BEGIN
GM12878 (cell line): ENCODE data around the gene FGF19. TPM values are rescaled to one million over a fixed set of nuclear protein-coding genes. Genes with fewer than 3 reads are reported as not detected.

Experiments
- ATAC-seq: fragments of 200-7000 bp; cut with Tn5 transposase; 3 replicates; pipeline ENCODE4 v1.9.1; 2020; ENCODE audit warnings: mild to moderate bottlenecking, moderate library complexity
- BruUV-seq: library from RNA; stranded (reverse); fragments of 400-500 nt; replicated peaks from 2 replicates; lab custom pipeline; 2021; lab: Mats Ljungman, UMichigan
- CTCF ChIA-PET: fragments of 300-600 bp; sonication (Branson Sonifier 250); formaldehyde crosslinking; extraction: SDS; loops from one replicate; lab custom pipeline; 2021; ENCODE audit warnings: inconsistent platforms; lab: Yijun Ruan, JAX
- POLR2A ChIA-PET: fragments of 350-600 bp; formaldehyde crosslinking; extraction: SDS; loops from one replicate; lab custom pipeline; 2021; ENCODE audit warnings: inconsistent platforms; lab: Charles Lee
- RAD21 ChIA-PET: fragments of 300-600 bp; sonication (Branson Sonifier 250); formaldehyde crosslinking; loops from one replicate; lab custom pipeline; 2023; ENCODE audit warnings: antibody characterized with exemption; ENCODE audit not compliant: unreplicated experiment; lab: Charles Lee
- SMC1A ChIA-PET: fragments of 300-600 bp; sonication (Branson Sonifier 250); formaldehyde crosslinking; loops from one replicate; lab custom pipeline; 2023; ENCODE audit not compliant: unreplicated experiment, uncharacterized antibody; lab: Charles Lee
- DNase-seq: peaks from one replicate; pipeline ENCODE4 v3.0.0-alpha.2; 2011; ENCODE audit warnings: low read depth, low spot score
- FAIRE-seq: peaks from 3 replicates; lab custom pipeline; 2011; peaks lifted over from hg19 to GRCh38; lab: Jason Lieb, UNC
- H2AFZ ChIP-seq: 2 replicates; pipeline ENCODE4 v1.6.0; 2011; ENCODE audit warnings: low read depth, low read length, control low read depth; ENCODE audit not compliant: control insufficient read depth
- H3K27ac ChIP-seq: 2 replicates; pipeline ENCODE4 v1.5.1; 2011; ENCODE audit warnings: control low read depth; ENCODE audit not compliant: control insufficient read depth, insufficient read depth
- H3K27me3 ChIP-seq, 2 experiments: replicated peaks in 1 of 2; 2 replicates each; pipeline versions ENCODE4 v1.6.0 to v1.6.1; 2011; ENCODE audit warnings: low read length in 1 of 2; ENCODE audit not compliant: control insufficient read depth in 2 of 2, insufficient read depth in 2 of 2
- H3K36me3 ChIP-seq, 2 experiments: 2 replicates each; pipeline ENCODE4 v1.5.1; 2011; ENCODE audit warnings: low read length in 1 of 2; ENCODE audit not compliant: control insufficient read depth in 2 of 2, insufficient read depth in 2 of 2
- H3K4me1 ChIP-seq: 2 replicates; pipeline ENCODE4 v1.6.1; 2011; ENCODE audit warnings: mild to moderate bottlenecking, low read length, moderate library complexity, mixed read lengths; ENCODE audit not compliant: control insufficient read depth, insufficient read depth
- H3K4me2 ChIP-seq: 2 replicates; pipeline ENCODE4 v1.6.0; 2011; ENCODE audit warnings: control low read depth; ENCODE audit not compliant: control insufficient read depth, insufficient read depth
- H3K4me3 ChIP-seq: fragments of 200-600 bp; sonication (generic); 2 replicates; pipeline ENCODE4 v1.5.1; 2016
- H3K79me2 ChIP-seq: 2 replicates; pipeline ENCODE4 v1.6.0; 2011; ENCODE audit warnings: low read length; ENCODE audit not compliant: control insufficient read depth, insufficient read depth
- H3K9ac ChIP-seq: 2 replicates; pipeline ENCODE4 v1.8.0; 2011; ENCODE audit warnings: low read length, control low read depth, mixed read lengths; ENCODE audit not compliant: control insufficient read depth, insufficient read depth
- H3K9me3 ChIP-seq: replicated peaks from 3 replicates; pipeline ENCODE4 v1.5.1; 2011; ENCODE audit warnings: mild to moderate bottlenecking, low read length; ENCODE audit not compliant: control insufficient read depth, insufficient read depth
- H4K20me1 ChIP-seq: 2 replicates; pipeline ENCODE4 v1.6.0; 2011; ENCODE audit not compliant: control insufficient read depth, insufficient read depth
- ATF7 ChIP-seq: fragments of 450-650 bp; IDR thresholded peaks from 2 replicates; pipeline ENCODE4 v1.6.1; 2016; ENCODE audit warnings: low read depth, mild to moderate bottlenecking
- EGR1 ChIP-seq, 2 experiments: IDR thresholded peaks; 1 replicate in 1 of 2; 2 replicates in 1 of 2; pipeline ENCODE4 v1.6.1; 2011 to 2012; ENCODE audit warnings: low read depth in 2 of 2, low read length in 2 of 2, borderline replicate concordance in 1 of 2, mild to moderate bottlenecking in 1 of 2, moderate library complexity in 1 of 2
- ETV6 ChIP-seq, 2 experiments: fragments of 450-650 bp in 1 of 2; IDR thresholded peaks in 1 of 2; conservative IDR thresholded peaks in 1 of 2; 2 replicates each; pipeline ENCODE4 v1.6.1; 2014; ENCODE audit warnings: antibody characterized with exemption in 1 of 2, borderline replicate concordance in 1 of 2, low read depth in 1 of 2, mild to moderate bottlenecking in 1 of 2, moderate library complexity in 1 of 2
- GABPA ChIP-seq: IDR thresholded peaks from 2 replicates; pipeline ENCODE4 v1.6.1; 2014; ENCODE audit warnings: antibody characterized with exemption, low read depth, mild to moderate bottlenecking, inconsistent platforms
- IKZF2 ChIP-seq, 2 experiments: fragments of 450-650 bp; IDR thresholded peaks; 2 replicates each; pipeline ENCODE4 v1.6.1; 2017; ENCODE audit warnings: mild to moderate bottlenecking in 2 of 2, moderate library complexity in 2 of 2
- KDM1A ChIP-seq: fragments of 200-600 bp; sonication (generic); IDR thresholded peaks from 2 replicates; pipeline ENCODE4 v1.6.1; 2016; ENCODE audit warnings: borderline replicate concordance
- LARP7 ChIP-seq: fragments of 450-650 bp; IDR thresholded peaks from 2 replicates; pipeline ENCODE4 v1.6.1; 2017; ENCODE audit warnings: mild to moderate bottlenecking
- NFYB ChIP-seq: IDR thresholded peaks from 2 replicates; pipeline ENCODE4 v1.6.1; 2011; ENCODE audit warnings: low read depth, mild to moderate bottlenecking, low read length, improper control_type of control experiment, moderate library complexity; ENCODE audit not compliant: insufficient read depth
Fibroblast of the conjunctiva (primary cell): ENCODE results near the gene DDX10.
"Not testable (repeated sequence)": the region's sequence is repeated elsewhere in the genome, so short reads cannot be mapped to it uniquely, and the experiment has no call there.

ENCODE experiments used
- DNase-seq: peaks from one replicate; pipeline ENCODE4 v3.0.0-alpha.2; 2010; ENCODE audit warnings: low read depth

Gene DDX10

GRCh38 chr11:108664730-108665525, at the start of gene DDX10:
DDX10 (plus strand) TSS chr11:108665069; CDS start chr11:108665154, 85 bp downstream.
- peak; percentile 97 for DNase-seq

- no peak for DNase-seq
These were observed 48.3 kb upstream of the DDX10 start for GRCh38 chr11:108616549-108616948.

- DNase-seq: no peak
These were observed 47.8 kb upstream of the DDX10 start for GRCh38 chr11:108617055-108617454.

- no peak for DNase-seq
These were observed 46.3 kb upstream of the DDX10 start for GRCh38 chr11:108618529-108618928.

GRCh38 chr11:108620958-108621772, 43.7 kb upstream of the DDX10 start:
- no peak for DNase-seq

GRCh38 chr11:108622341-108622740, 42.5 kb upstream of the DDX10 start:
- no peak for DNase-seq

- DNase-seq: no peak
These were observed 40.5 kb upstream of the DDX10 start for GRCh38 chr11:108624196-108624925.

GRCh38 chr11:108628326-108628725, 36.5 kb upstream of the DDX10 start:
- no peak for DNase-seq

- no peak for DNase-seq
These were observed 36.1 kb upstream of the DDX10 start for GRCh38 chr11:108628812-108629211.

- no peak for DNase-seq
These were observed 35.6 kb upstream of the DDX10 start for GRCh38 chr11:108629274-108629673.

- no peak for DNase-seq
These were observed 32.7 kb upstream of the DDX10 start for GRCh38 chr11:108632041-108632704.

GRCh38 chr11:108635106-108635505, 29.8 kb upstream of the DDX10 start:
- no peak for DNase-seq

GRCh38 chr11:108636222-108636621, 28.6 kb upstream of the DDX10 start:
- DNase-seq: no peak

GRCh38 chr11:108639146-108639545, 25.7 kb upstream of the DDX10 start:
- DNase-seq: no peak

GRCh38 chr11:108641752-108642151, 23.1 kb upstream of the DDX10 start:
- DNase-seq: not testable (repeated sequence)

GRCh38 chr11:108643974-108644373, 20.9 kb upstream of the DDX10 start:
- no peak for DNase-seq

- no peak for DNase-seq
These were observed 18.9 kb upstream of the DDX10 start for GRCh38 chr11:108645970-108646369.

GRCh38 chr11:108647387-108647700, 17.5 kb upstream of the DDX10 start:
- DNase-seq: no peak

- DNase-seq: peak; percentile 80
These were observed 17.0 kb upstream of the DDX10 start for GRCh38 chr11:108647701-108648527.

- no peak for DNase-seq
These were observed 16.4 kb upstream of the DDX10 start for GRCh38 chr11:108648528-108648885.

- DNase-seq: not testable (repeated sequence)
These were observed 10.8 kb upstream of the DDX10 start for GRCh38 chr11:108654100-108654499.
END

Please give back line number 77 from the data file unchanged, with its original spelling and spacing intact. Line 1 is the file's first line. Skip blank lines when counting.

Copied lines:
These were observed 10.8 kb upstream of the DDX10 start for GRCh38 chr11:108654100-108654499.